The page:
They don’t call Palawan the world’s best island for nothing. Famous for its pristine beaches, towering cliffs, and gorgeous emerald waters, “the last frontier of the Philippines” is indeed the epitome of a tropical paradise. What’s more, it boasts of world-class dive sites, tasty food, and unique attractions, making it a must-see destination for Singaporeans.
However, a trip to Palawan can cost you a serious amount of money, especially if you didn’t do your research beforehand. Let’s face it; Palawan, as with other globally renowned destinations, can make a big dent to your budget.
On the brighter side, there are plenty of tricks and local tips that can help you save cash, as you travel and explore Palawan and its islands. Here are some tips that will let you explore the islands of Palawan like a real budget-conscious local.
1. Go beyond the typical tourist trails
Don’t get us wrong – El Nido, Puerto Princesa, and Coron, with their wondrous attractions and extraordinary beauty, are all great. But, there’s more to Palawan than these coveted destinations. If you want to travel cheap, and see Palawan from a local’s perspective, hit underrated destinations like Calauit Safari Park, Port Barton, Cuyo, Cuilon, Taytay, and San Vicente. Better yet, head to the extreme south of Palawan, and experience the untouched island paradise known as Onuk Island.
Not only are these places free from the swarms of tourists, they are incredibly cheap as well, as compared to the quintessential tourist destinations in Palawan.
2. Eat in Carinderias (cheap local eateries)
One of the biggest challenges that most local budget travellers face in any popular destination is how to save money on food. As great as the dishes and treats are in Palawan, they can be quite expensive. Thankfully, there are carinderias all over Palawan for Singaporeans travelling on a tight budget.
For the most part, dishes in these types of types of eateries cost PHP 30 to 40 each (S$0.84 to S$1.12). Pair it up with a cup of rice for PHP 7 to 10 (S$0.20 to S$0.28), and you get a complete meal that can feed your grumbling stomach!
3. Skip the fancy hotels
From posh island resorts like Huma Island to 5-star international chain hotels, Palawan is truly a haven of luxurious accommodations. Of course, you need to shell around PHP 12,000 to 50,000 (S$334 to S$1,394) a night for a room to indulge on these ritzy stays. But, if you want to save money on accommodations, skip the high-end hotels in Palawan. Instead, exercise your social skills, be friendly, and try Couchsurfing.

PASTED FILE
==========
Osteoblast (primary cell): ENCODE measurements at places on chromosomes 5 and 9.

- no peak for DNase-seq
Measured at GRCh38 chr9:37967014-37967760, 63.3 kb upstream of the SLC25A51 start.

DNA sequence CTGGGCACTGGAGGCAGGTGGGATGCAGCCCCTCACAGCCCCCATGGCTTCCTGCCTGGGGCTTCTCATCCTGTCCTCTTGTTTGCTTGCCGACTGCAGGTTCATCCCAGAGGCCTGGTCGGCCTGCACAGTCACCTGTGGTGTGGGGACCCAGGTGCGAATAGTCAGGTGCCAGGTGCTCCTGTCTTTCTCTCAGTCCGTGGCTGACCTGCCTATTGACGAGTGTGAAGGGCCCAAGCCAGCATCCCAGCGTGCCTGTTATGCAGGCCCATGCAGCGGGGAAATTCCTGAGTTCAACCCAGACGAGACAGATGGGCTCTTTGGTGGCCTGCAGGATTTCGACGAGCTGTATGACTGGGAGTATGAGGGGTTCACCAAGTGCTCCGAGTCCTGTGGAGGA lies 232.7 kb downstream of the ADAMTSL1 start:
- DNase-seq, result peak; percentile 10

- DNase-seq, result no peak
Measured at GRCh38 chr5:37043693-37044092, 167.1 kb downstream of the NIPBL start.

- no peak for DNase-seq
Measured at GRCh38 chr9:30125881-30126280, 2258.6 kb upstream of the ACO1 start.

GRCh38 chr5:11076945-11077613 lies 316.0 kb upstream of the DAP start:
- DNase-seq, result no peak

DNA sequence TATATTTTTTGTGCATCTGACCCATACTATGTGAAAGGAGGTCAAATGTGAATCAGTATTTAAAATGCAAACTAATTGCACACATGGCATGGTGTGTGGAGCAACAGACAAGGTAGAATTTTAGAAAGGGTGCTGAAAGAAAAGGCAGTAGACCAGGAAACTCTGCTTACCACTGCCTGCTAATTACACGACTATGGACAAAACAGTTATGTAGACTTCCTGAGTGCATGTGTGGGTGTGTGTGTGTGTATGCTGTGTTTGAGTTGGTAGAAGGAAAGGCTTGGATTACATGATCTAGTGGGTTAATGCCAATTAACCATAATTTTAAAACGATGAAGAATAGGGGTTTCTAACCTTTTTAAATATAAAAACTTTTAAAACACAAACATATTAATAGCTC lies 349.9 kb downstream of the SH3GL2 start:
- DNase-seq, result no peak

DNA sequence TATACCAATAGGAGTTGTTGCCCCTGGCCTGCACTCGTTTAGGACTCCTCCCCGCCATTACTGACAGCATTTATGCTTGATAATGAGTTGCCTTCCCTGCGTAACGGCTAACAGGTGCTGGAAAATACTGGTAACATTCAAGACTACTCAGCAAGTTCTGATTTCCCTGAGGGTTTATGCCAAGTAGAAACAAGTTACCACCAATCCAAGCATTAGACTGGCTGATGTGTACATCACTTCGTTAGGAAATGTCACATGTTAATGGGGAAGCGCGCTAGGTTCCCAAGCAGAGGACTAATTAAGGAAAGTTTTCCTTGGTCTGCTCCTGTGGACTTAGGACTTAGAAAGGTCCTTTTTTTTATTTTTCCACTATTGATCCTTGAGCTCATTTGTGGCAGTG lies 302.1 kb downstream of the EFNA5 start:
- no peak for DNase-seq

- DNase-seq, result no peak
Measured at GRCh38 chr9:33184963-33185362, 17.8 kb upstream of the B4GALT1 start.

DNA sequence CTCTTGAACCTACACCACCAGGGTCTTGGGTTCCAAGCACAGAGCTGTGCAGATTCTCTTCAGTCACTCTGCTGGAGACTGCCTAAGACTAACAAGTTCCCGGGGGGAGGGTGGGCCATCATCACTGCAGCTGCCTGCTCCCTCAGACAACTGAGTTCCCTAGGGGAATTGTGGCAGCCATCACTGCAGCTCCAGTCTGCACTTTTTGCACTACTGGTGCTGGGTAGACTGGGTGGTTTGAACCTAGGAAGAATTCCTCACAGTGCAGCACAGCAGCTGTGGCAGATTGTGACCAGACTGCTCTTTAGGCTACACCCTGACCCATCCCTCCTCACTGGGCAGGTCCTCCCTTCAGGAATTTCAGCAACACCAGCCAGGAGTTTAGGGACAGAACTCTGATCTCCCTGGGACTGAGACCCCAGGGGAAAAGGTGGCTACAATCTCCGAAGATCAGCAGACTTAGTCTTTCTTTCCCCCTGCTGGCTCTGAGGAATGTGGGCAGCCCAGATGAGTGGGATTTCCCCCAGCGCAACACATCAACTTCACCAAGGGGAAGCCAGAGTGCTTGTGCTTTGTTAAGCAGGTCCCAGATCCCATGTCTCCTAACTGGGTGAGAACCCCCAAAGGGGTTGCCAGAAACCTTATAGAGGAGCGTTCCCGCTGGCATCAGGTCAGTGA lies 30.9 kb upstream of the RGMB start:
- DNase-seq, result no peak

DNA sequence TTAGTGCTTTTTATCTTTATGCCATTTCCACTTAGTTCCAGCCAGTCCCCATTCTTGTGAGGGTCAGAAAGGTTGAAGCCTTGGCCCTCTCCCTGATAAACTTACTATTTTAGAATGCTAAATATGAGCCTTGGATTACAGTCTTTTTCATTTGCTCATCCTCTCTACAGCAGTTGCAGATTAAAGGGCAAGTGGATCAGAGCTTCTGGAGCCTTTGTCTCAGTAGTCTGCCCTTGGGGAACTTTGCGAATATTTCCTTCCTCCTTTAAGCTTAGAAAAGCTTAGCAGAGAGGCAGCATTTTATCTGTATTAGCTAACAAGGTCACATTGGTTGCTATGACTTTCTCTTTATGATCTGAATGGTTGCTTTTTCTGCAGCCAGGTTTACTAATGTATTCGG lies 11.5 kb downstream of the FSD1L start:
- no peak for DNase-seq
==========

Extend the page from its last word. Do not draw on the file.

Not comfortable sleeping in someone else’s couch? Luckily, there are tons of other affordable alternatives, for those who aren’t fond of Couchsurfing, including hostels, dorms, inns, and homestays. On average, these types of accommodations cost PHP 500 to 1,500 a night (S$14 to S$42). Quite a bargain, right? To make things even better, staying in any of these places will give you a chance to delve into their culture as well as meet a bunch of local travellers.
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4. Travel during the wet season
Travelling during the peak season, or as Filipinos would say summer, is a great option, but it does come with a few drawbacks. For instance, all the celebrated islands and top destinations in Palawan, like Puerto Princesa, El Nido and Coron, will be densely populated, dotted with tourists from all corners of the world.
Secondly, rates for everything, including airfare, food, hotels, and local services, will skyrocket. In fact, rates for accommodations in Palawan may even double during this season. Moreover, did we mention that it’s also the jellyfish season in the Philippines?
On the other hand, traveling during the off-season or wet season (from June to September) means you’ll have all the islands to yourself. Not to mention, prices for services and hotels will take a plunge during these months. A survey conducted by Lonely Planet suggested that booking a hotel room during this season will save you around 20 to 40% on accommodations. Trust us; a smart local traveller normally travels to Palawan during the off-season.
Except for the standard environmental fees, everything is almost negotiable in Palawan, from island hopping tours to kayaking. You can even ask for discounts in local eateries and market stalls. Just use your charm a bit, and ask the person-in-charge, to increase your chances of landing a bargain.
6. Travel with a group
Travelling alone is an enriching and empowering experience that will give you a plethora of life lessons. Unfortunately, it’s not a great option when you’re travelling in Palawan. Quite frankly, the tourist infrastructure in the Philippines is built towards those traveling in groups. Whether you’re taking an island hopping tour or a boat trip to Calauit, you’ll need a few people to split the costs of your adventures and activities.
But, if you really insist on flying solo, we suggest that you befriend local travellers, so you can save some cash for your activities. And besides, Filipinos are naturally friendly, and would feel honoured to travel with a Singaporean or any foreigner.
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